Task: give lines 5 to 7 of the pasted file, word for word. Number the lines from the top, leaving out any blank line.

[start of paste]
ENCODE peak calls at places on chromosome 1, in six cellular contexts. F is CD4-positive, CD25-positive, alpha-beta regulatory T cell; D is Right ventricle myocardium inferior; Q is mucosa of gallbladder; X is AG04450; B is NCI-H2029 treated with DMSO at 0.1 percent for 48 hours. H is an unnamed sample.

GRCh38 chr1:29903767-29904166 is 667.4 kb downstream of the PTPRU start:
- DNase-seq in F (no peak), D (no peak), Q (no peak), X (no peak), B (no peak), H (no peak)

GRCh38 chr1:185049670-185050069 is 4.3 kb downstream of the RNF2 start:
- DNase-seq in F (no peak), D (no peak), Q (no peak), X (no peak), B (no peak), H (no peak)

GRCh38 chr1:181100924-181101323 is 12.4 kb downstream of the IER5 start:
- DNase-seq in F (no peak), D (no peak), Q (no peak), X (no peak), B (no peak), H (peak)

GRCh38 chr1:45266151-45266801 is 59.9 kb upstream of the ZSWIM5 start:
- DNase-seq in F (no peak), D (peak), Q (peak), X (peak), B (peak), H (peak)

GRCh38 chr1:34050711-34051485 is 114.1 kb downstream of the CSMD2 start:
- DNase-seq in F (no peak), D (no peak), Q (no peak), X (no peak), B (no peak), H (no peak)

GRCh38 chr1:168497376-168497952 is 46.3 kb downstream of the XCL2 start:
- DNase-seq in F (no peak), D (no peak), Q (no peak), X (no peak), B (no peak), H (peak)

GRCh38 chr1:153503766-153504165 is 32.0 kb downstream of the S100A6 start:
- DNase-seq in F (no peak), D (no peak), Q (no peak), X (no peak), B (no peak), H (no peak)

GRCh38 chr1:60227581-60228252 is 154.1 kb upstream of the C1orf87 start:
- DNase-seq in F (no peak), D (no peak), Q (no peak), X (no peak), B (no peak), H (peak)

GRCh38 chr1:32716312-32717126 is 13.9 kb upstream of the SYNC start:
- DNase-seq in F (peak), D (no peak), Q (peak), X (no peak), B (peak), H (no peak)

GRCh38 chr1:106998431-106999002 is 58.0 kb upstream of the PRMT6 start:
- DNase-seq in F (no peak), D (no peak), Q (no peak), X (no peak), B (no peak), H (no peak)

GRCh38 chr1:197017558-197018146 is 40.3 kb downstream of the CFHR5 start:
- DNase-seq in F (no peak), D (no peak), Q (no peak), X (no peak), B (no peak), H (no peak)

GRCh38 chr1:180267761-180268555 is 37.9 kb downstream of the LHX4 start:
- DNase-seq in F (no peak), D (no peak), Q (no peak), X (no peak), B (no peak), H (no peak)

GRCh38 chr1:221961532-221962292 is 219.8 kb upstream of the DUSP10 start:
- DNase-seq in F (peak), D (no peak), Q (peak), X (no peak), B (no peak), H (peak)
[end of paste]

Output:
- DNase-seq in F (no peak), D (no peak), Q (no peak), X (no peak), B (no peak), H (no peak)

GRCh38 chr1:181100924-181101323 is 12.4 kb downstream of the IER5 start:
- DNase-seq in F (no peak), D (no peak), Q (no peak), X (no peak), B (no peak), H (peak)